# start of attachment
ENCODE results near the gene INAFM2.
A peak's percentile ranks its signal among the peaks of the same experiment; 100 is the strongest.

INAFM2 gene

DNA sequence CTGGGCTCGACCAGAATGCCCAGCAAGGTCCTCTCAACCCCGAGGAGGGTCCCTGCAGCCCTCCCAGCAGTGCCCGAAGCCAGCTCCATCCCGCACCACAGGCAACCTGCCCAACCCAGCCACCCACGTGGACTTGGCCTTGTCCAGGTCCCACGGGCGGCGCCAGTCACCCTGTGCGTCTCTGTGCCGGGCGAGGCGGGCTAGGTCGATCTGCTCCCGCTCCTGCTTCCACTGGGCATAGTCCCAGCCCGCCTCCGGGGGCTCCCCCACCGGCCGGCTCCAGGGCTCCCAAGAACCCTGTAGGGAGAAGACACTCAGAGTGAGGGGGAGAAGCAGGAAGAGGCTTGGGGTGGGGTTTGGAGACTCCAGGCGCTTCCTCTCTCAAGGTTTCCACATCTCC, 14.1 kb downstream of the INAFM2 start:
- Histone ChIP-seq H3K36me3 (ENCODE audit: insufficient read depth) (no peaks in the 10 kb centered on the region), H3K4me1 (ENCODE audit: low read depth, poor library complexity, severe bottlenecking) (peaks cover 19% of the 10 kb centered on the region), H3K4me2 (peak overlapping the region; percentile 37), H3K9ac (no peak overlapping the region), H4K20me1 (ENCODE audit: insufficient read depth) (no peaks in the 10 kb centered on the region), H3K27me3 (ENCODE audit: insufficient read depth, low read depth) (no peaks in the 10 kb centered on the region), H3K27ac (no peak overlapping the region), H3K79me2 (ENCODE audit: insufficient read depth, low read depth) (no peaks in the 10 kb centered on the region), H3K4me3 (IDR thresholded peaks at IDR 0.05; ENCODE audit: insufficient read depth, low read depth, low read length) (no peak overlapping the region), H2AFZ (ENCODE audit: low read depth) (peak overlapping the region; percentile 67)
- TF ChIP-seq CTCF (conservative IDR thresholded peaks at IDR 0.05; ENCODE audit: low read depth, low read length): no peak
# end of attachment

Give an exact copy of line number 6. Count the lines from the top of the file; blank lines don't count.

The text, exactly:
- TF ChIP-seq CTCF (conservative IDR thresholded peaks at IDR 0.05; ENCODE audit: low read depth, low read length): no peak